But the improvement of the quality of the manpower that migrates from Nigeria to the rest of the world is an aspect of social investment at home. We can only grow this asset through greater investment in education. India has done well in this regard. India is currently the leading “exporter” of IT executives, and IT engineers to the US and Europe. Both our annual education budget (7.2% in 2019) and overall education standards remain disgracefully low. Even worse is our competitiveness in tertiary education especially in the areas of cutting edge scientific research and innovative technologies. As a consequence, the bulk of the Nigerian diaspora consists of middle to low level manpower and an assortment of petty traders and other menial operatives. The underground activities of these low level groups aggravates the country’s negative perception.

We can increase oil exploration activities, invest in better extraction technologies or expand the fields of exploration. But fossil fuels as an energy source is an endangered resource. The global race is for cleaner, cheaper alternatives energy sources. The global clamour for climate change awareness and heavy investment in cleaner and renewable energy alternatives mean that our over reliance on oil and gas is a dead end. But investment in higher quality human resources and skills is a road not yet traveled by Nigeria. Nigeria’s long term salvation lies in massive investment in human capital development than in dying extractive industries.

Yet grappling with how the Nigerian state discharges its obligations to its citizens scattered all over the world remains a burning concern. It is part of an ancient definition of the reciprocity between the sovereign state and the individual citizen. There is no escape from a proper grasp of that ancient relationship.
My nation right or wrong was the classic dictum of the golden age of Western nationalism. The emergence of the nation state as a republican entity was the ultimate repudiation of the absolutist monarchical state. In that state, the necessity of patriotism was dictated by the will of the monarch who defined what constituted patriotic conduct. But with the toppling of the monarchy and the rise of the popular democratic state, the concept of patriotism was similarly democratized. The patriotic commitment of citizens was now guaranteed by an elected sovereign with a corresponding obligation to protest every citizen equally. The unflinching loyalty of the citizenry and their faith in the nation was guaranteed by the social contract between citizen and ruler.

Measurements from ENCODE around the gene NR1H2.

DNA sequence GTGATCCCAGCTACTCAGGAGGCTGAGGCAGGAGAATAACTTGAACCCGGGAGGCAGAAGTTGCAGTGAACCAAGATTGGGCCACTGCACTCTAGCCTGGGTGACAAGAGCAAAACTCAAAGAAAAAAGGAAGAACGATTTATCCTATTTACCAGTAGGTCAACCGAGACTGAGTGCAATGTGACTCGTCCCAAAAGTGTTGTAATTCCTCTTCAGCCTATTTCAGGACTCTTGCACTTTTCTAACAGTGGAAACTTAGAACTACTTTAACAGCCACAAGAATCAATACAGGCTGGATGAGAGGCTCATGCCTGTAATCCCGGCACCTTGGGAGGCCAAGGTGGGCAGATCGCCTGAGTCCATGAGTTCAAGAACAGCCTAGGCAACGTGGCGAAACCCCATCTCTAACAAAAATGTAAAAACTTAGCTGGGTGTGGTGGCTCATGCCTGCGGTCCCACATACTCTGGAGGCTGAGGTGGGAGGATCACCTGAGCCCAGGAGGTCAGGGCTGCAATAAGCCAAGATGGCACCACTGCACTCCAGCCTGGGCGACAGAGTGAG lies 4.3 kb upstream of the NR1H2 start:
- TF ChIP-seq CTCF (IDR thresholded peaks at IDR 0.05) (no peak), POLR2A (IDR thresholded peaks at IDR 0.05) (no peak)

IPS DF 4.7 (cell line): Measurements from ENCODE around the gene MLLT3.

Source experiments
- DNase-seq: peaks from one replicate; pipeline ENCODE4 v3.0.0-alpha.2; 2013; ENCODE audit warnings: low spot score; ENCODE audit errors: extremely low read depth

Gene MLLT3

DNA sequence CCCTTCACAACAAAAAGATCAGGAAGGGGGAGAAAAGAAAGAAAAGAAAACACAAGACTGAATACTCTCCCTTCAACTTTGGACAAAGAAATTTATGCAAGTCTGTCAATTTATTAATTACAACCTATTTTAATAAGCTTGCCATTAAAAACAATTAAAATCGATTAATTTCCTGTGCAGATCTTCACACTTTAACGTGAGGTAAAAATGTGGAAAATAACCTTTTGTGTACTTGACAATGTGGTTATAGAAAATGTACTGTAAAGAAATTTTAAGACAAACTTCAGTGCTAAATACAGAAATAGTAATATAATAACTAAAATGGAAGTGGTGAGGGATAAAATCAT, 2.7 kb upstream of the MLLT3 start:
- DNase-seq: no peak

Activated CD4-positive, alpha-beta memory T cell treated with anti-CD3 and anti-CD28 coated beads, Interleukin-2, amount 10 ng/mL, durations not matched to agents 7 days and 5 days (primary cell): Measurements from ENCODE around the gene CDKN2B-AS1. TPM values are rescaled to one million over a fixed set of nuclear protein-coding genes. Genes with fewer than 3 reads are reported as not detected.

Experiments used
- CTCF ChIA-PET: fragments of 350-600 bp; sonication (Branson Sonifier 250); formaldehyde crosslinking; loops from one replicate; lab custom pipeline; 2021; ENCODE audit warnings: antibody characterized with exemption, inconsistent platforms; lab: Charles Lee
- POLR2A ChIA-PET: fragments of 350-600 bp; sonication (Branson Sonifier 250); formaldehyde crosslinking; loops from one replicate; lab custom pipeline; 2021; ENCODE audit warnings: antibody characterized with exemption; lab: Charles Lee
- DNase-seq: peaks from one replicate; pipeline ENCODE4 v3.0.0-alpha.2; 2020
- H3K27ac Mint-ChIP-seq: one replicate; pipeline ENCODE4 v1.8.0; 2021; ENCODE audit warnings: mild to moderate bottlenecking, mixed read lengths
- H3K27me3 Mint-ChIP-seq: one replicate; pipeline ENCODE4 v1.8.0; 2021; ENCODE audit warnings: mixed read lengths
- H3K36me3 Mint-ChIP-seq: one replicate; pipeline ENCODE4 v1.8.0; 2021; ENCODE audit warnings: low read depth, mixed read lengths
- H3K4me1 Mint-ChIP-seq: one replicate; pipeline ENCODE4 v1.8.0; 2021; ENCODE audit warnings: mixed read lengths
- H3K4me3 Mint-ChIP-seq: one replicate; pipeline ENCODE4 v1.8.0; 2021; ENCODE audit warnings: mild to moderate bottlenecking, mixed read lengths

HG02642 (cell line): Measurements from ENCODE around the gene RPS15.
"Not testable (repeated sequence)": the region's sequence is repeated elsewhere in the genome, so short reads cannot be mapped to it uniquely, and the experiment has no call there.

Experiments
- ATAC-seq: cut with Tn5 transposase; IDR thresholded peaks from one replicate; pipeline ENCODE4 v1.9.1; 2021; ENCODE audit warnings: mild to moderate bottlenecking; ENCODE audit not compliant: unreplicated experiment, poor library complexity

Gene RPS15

Therefore, an unquestioning belief in the rightness of one’s country in its encounters with other nations was the mark of patriotism for which people earned state honours, medals and other sovereign decorations. Underlying that belief was the assumption that the leadership of one’s nation, being democratically elected, were persons who embodied the wisdom of the state as a reflection of the best wisdom and interest of the populace.

Citizens were therefore presumed good ambassadors of their nations because they embodied the values of a ‘good’ nation. Between citizens and their government, there was a reciprocal goodwill which energized citizens to be ready to die for their nations while compelling governments to go all out to defend and protect their citizens wherever in the world they may be in distress. In whatever circumstance, governments acquired a bounding obligation to defend and protect their citizens when they get into trouble in other lands but within the bounds of the laws of those alien places.

Quite often, the Nigerian state fails in its responsibility to its citizens in the more obvious instances where diplomatic and legal intervention can save a Nigerian life or secure a valued freedom. That is a matter more of competence and diplomatic astuteness than resources. But ‘ugly’ Nigerians who flagrantly violate the laws of the places where they go to seek livelihood cannot expect the government to turn into a multinational policeman. After all, there are less than two million Nigerians in the diaspora as against the over 200 million Nigerians living in the homeland. In apportioning attention and resources to the welfare of its citizenry at home and abroad, governments are usually guided by the same principle of proportionality in relation to resources and capacities.

The governing consideration in dealing with our good and bad citizens abroad ought to be guided by current economic considerations. Both noble and ugly Nigerians bring back good money which we desperately need to survive. It is better to adopt the attitude of the Chinese leader Deng Xiao Ping when he set out to engage the free capitalist world. He placed China’s economic interest above all else and declared: “It does not matter whether it be a black cat or a white cat. If it catches mice, it is a good cat.”